At the front, the Tesla is similar to the Aston Martin DBS Coupe, except that the all-electric car has more of a curvy, bubble-shaped design. As if by coincidence, Tesla hired Chris Porritt, ex-Vehicle Engineering Leader at Aston Martin, back in 2013. In 2020, Porritt moved onto Rimac Automobili.
Regardless of where the inspiration stemmed from, its design isn’t just for looks but also serves a purpose. The Model 3 is amongst the most aerodynamically efficient consumer vehicles on the road, with a drag coefficient of just 0.23 (closer to 0 is better).
The vehicle’s streamlined look extends to the side of the vehicle, where its 18″ ‘Aero Wheels’ have a flat design to help reduce unnecessary drag. The 19″ ‘Sport Wheels’ that cost £1,500 are also available as an option on the Long Range and Standard Range Plus trims, while the 20’’ ‘Überturbine Wheels’ come fitted as standard on the Performance trim.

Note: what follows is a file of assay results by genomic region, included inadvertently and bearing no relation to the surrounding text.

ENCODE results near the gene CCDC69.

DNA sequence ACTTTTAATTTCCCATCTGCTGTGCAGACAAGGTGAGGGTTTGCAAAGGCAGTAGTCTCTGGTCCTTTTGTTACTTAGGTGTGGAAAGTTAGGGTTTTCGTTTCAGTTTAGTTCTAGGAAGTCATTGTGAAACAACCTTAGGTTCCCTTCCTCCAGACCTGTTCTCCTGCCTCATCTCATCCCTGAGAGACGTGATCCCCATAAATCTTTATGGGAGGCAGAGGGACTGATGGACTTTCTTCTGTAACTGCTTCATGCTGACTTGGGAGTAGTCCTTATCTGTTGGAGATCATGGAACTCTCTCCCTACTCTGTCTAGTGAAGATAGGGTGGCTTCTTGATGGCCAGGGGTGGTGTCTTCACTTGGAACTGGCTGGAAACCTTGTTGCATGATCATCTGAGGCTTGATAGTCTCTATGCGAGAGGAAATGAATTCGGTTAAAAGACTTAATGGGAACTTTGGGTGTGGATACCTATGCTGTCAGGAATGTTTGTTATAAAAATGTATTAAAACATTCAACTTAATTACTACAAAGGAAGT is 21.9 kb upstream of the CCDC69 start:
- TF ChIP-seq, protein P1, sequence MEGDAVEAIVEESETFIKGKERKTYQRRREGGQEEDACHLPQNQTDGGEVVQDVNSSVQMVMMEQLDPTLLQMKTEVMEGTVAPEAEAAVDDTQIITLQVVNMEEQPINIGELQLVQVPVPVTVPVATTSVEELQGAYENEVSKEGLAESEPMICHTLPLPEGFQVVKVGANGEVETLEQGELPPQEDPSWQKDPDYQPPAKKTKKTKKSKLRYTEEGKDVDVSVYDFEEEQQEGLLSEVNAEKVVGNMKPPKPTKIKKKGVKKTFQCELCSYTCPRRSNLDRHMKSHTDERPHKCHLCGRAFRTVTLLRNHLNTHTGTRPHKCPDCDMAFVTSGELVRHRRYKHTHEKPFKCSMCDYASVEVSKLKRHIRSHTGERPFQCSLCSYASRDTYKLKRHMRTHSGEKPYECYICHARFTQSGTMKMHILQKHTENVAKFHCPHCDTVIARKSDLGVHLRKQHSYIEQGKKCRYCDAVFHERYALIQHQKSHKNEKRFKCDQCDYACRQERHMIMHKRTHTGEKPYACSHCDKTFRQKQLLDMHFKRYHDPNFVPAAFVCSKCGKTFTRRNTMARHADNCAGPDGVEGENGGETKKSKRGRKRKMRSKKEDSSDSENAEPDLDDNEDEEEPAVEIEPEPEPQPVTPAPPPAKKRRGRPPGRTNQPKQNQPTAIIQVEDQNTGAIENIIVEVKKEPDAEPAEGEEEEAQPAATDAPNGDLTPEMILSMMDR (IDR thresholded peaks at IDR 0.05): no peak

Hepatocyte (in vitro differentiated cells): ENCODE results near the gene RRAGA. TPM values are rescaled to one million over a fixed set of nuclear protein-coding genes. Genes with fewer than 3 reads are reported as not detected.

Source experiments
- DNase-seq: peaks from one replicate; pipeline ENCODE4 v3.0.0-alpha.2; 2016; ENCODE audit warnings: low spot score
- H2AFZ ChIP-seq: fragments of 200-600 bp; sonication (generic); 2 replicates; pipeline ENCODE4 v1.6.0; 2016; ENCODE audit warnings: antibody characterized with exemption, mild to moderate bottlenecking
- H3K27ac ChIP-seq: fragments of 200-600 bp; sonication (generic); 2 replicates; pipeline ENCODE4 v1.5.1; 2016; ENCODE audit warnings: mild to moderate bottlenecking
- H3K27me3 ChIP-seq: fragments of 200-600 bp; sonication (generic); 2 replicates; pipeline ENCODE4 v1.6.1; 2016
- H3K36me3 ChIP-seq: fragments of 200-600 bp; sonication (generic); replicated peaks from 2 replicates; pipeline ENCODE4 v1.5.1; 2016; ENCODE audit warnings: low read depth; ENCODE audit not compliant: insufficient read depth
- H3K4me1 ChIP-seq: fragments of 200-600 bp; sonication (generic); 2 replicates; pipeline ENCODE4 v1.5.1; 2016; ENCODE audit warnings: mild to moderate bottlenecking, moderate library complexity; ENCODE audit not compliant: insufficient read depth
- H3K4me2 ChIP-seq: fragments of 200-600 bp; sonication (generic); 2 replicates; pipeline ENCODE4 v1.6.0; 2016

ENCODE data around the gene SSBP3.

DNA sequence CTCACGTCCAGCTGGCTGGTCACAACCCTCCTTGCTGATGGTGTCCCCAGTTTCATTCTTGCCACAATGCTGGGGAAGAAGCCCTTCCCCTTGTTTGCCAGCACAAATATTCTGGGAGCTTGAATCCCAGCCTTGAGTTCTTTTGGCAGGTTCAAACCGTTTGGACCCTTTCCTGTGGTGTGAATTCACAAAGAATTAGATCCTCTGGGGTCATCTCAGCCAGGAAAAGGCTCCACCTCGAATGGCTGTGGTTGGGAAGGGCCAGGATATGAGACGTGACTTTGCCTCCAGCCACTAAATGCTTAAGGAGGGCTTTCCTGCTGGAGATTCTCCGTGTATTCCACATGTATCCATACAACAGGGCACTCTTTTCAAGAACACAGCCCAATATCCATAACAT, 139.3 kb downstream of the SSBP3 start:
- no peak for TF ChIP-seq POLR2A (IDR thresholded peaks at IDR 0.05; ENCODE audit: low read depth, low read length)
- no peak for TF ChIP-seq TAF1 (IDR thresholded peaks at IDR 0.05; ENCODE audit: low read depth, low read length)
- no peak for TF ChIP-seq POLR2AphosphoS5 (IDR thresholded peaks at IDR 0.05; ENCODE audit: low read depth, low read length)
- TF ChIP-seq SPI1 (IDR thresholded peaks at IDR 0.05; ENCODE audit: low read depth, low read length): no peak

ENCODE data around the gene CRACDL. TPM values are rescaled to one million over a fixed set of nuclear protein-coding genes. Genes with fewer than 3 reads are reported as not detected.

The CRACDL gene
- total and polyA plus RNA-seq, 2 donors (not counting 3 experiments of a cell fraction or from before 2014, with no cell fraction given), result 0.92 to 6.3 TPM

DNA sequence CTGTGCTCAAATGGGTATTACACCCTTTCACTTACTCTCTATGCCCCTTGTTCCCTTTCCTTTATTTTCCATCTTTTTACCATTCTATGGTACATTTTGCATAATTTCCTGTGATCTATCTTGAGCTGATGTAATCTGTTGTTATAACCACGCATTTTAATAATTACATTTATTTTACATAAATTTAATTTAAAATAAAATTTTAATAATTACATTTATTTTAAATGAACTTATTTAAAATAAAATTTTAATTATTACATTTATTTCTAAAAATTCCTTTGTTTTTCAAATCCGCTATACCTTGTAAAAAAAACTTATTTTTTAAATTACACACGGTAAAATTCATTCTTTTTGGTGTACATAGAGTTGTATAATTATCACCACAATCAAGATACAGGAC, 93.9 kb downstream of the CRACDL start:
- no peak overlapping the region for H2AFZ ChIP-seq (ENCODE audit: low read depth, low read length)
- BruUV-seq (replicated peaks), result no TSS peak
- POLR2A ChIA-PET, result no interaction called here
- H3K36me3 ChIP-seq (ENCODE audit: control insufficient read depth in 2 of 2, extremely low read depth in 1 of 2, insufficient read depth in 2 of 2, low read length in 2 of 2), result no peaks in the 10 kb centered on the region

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Similarly, its door handles are integrated within the car’s shell to further improve aerodynamic efficiency. A small camera – used for Autopilot and a few safety features – can also be found cleverly positioned within each of the front wings. Here, our only complaint is the use of relatively chunky side-view mirrors. We would have preferred a borderless design, such as the ones found on the Polestar 2, or even the camera-based mirrors found on the Honda e.
As for the rear of the vehicle, its taillights have a somewhat droopy design although don’t detract from the overall pizzazz – a built-in spoiler completes the look. You can order a carbon fibre spoiler from Tesla’s website.